Sometimes it’s appropriate to use the word ‘apologize’ instead of ‘sorry.’ ‘Linda, I apologize for not getting you that information sooner.’
There are other things you can say instead of ‘sorry,’ you can empathize.
11. Deal with their feelings, and then deal with their problem
Using empathy is a very effective way to deal with a person’s feelings. Empathy isn’t about agreement, only acceptance of what the team member is saying and feeling. Basically the message is – ‘I understand how you feel.’
This really has to be a genuine response, the person will realize if you’re insincere and they’ll feel patronized.
Examples of empathy would be – ‘Chris, I can understand that you’re angry,’ or ‘I see what you mean.’ Again these responses need to be genuine.
12. Build rapport
Sometimes it’s useful to add another phrase to the empathy response, including yourself in the picture – ‘I can understand how you feel Colin, I don’t like that either when it happens to me.’ This has the effect of getting on the team members side and builds rapport.
Some people get concerned when using this response; they believe it’ll lead to – ‘Well why don’t you do something about it then?’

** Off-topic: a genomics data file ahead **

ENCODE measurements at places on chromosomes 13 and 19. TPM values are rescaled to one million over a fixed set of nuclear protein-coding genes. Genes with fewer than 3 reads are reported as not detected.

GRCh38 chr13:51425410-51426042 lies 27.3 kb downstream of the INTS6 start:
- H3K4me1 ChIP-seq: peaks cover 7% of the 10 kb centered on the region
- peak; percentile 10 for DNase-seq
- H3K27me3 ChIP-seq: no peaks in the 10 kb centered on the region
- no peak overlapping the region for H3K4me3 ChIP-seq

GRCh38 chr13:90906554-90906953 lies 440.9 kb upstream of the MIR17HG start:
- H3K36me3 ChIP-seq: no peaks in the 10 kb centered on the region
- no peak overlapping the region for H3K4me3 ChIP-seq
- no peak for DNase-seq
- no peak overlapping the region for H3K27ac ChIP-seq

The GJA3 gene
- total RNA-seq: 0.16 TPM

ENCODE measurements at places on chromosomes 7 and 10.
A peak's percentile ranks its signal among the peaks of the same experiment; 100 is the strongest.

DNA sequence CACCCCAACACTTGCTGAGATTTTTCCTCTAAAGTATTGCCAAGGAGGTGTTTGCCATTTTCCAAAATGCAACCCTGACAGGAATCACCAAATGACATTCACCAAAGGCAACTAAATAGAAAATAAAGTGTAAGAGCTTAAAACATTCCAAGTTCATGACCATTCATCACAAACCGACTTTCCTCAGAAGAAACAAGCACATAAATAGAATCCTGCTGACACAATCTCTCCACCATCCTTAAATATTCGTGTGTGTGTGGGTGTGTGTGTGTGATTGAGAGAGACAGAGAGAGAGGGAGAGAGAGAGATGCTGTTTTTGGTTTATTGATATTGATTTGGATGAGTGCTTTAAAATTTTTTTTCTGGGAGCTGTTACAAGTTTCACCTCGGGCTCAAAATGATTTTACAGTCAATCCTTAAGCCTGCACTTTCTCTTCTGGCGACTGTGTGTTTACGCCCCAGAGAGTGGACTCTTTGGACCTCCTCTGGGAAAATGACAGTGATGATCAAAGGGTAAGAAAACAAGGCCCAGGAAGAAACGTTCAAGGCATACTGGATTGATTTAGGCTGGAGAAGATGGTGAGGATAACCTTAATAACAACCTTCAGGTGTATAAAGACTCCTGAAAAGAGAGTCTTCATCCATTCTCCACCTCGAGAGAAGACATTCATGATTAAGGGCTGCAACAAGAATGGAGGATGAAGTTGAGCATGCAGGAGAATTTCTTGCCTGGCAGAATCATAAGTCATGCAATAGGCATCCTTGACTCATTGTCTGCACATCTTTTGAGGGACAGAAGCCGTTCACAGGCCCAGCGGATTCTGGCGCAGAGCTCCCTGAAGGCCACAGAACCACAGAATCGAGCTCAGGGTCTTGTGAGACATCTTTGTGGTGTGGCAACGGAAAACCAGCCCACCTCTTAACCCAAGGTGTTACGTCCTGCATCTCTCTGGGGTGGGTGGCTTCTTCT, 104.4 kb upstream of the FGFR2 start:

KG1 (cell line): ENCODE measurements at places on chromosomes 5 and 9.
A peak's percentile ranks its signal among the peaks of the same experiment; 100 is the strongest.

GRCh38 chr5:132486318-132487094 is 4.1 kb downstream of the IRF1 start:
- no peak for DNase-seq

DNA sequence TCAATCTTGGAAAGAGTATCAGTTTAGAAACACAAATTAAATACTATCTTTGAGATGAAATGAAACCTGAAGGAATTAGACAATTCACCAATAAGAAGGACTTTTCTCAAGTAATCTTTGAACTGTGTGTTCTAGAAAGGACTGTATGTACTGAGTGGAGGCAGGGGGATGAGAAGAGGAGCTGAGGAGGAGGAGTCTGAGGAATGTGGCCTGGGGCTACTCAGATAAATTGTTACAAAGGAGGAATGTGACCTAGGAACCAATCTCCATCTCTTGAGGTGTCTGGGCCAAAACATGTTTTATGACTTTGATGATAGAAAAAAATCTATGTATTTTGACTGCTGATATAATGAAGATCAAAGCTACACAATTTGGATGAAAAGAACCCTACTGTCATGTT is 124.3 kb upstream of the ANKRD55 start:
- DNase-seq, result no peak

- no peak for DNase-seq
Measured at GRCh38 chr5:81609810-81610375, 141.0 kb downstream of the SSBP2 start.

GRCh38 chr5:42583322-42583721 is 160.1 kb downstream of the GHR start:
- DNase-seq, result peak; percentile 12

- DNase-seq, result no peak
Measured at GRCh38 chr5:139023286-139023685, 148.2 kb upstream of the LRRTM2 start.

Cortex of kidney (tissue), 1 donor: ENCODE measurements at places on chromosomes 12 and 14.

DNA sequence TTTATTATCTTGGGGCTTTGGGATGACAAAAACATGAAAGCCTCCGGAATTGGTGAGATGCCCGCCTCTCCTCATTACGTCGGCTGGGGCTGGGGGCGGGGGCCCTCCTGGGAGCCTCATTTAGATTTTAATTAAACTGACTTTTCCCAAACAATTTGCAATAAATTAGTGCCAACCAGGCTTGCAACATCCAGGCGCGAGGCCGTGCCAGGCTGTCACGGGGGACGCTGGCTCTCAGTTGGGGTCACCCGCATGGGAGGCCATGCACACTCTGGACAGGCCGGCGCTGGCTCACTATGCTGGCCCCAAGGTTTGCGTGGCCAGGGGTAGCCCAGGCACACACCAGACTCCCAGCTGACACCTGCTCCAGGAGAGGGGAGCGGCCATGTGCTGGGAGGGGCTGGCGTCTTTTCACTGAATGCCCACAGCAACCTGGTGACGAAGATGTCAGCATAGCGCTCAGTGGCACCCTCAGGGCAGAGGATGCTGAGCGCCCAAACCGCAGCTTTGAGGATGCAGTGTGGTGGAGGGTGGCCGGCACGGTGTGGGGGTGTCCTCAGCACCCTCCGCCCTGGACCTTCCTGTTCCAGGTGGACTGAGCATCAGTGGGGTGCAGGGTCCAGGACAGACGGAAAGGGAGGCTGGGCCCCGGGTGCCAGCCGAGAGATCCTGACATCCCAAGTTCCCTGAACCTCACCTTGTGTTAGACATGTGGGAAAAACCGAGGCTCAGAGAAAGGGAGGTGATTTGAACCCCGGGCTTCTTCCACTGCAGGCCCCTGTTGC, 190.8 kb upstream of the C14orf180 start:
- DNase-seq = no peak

The majority of your team won’t respond this way if they realize that you are a reasonable and caring person. If they do then continue empathizing and tell the individual what you’ll do about the situation.
13. Under promise, over deliver
Whatever way you respond to a team member’s problem, do not make a rod for your own back. It’s often tempting in a difficult situation to make promises that are difficult to keep.
We say things like – ‘I’ll get this sorted this afternoon Paul and I’ll phone you back.’ It may be extremely difficult to get it sorted this afternoon.
Far better to say – ‘I’ll get this sorted by tomorrow afternoon Paul.’ Then phone Paul back the same afternoon or early the next morning and he’ll think you’re great.
14. You don’t win them all
Remember, everyone gets a little mad from time to time and you won’t always be able to placate or resolve your team member’s problem; there’s no magic formula. However the majority of people in this world are reasonable people, and if you treat them as such, then they’re more likely to respond in a positive manner.
NLP practitioners talk about mirroring and matching the behaviour of other people. It’s not about mimicking them, it’s more about behaving as they do, making them feel that you have good rapport with them. Many people do this naturally; let me give you an example.
Let’s say that you had just met some friends and they had a small child with them. You would stand and talk with your friends in an adult manner. When they introduced you to the child you’d probably squat down to the child’s level, speak more softly and with a more child like voice. In other words you don’t use the same words, tone of voice, or body language with the child as you would do with the adults.